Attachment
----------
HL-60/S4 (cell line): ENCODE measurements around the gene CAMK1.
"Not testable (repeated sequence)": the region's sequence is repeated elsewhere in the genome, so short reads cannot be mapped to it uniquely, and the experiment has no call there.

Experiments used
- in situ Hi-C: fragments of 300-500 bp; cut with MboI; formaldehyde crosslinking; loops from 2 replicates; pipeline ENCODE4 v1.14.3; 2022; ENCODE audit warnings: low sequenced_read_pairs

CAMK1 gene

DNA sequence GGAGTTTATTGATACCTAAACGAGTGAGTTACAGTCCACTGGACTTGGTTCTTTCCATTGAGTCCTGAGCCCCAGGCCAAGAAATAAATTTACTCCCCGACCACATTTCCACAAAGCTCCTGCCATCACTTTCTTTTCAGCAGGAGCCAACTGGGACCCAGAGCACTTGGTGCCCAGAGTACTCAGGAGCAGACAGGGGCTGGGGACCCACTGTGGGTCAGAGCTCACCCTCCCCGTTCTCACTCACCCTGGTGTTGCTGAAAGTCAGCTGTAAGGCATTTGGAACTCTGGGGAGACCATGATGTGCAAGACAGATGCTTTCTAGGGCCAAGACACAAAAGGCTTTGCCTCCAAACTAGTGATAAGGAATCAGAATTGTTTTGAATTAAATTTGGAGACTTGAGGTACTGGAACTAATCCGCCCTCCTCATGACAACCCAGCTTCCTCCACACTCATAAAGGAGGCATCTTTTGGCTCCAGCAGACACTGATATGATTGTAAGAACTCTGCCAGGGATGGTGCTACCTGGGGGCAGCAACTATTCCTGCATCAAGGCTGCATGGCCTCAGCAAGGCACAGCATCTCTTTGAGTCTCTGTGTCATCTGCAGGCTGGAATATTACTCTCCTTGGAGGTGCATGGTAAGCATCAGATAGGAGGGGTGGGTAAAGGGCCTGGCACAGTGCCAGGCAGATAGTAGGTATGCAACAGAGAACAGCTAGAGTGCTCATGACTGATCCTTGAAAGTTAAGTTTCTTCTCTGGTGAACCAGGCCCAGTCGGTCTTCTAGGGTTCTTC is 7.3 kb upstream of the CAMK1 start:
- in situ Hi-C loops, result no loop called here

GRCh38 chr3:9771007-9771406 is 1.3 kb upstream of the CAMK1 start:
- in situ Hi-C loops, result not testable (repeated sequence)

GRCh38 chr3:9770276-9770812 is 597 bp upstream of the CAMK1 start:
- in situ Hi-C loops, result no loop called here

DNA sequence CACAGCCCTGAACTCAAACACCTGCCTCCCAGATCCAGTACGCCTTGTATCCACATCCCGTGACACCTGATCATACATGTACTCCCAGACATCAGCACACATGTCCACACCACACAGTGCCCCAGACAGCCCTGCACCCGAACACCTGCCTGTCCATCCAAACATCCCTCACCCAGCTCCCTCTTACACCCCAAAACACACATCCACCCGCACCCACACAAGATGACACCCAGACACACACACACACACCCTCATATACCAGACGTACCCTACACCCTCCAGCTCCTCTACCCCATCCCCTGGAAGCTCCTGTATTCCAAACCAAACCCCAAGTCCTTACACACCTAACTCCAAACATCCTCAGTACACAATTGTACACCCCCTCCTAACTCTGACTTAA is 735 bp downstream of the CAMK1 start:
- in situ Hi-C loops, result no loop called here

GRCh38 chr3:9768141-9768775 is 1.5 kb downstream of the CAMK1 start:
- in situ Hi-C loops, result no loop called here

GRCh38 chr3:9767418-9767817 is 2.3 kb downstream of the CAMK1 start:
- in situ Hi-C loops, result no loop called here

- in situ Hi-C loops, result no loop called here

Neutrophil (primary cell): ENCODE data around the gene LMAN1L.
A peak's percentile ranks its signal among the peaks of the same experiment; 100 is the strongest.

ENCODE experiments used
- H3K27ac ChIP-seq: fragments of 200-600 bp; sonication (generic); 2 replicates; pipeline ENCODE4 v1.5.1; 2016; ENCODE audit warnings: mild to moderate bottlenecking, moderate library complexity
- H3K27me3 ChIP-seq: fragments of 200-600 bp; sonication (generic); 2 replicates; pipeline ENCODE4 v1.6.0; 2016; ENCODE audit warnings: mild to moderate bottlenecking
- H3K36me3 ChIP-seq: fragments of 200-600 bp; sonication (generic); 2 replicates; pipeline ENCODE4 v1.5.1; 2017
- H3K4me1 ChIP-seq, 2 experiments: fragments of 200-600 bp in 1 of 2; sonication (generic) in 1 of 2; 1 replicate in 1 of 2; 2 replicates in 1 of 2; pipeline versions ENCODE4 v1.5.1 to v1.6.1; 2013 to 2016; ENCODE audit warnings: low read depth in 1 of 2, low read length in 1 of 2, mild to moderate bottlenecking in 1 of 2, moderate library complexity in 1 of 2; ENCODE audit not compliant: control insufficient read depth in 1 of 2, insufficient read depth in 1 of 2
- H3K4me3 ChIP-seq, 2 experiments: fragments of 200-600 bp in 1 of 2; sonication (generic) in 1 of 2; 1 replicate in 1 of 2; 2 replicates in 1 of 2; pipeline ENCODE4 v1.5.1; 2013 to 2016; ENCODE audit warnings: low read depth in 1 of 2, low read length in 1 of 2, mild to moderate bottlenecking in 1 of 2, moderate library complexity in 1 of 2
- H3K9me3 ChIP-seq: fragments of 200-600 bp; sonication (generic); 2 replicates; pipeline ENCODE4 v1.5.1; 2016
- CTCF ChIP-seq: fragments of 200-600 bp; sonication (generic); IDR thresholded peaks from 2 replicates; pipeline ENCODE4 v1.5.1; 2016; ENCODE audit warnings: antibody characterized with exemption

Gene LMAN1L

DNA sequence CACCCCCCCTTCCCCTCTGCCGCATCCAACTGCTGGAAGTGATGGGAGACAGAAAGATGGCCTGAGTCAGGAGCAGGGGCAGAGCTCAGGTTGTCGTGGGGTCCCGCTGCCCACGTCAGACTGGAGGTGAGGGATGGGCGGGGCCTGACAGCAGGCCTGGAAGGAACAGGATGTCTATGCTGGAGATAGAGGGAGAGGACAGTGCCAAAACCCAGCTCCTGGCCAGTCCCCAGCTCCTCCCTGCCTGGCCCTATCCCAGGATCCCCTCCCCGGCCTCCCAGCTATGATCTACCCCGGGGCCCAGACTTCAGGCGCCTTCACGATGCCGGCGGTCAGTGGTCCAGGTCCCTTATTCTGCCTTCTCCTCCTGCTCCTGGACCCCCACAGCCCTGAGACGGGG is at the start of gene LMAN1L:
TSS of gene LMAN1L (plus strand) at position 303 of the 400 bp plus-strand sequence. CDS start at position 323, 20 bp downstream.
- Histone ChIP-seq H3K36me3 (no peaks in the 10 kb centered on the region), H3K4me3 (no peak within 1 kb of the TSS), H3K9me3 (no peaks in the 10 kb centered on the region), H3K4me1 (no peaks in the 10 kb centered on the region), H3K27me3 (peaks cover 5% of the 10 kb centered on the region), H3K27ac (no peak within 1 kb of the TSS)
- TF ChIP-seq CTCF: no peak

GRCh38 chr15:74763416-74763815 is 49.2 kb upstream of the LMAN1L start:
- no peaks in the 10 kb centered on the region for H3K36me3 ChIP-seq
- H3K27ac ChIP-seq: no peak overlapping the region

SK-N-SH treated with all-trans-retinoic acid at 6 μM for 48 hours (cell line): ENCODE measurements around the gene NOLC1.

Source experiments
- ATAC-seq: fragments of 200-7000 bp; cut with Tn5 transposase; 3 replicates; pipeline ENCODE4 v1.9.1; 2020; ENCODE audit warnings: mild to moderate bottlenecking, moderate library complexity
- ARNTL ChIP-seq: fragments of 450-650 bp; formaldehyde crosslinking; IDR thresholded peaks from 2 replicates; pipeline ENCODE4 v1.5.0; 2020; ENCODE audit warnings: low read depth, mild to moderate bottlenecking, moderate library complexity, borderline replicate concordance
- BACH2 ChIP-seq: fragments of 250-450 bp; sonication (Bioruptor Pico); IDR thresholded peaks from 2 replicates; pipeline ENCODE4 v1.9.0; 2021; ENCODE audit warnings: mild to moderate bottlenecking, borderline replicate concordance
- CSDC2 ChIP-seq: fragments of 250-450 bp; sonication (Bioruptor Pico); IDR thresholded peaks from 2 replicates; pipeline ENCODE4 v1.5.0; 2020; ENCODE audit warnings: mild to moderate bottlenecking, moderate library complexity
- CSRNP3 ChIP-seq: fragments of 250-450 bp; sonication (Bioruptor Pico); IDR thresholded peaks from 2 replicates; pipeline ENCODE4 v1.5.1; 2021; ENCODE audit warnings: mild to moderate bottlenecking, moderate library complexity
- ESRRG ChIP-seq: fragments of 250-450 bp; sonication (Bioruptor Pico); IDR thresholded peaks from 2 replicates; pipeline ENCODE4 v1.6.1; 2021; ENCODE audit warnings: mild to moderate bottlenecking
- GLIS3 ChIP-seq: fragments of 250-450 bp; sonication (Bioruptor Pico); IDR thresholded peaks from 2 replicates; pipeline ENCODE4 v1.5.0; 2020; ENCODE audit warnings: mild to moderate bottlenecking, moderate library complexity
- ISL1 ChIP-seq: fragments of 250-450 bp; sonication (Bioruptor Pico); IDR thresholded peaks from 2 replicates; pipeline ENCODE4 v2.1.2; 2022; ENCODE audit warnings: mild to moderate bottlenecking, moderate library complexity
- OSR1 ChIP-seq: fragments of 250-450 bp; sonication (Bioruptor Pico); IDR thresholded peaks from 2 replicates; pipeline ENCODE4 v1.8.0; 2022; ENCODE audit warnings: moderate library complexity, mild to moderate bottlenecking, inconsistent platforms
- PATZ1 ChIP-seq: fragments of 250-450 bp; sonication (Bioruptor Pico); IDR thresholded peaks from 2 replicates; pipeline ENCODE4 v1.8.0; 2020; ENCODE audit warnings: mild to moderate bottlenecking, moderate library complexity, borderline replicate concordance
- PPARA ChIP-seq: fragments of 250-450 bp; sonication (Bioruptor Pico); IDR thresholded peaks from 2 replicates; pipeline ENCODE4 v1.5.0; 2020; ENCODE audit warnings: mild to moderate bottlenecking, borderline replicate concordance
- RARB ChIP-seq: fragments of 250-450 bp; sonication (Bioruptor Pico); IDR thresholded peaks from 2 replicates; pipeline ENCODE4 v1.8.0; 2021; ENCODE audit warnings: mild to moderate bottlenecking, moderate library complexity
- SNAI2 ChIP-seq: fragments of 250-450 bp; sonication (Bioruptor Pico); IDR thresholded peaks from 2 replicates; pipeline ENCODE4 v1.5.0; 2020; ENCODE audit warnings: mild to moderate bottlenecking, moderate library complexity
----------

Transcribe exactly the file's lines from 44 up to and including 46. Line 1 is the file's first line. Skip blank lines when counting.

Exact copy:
- ESRRG ChIP-seq: fragments of 250-450 bp; sonication (Bioruptor Pico); IDR thresholded peaks from 2 replicates; pipeline ENCODE4 v1.6.1; 2021; ENCODE audit warnings: mild to moderate bottlenecking
- GLIS3 ChIP-seq: fragments of 250-450 bp; sonication (Bioruptor Pico); IDR thresholded peaks from 2 replicates; pipeline ENCODE4 v1.5.0; 2020; ENCODE audit warnings: mild to moderate bottlenecking, moderate library complexity
- ISL1 ChIP-seq: fragments of 250-450 bp; sonication (Bioruptor Pico); IDR thresholded peaks from 2 replicates; pipeline ENCODE4 v2.1.2; 2022; ENCODE audit warnings: mild to moderate bottlenecking, moderate library complexity